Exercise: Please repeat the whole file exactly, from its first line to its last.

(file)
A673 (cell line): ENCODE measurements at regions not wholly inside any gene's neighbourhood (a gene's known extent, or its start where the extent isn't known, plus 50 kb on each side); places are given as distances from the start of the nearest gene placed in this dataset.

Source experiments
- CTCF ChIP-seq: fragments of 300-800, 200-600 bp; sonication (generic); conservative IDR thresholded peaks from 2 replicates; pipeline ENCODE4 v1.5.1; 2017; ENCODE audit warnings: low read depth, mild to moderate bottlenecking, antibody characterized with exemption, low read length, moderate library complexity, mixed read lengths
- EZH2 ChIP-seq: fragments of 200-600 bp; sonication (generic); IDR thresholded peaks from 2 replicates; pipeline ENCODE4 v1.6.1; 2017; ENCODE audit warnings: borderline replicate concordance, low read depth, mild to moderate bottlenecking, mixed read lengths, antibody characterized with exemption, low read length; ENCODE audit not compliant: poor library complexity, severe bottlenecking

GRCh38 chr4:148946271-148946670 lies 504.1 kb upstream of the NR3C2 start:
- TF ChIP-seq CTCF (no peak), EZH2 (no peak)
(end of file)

A673 (cell line): ENCODE measurements at regions not wholly inside any gene's neighbourhood (a gene's known extent, or its start where the extent isn't known, plus 50 kb on each side); places are given as distances from the start of the nearest gene placed in this dataset.

Source experiments
- CTCF ChIP-seq: fragments of 300-800, 200-600 bp; sonication (generic); conservative IDR thresholded peaks from 2 replicates; pipeline ENCODE4 v1.5.1; 2017; ENCODE audit warnings: low read depth, mild to moderate bottlenecking, antibody characterized with exemption, low read length, moderate library complexity, mixed read lengths
- EZH2 ChIP-seq: fragments of 200-600 bp; sonication (generic); IDR thresholded peaks from 2 replicates; pipeline ENCODE4 v1.6.1; 2017; ENCODE audit warnings: borderline replicate concordance, low read depth, mild to moderate bottlenecking, mixed read lengths, antibody characterized with exemption, low read length; ENCODE audit not compliant: poor library complexity, severe bottlenecking

GRCh38 chr4:148946271-148946670 lies 504.1 kb upstream of the NR3C2 start:
- TF ChIP-seq CTCF (no peak), EZH2 (no peak)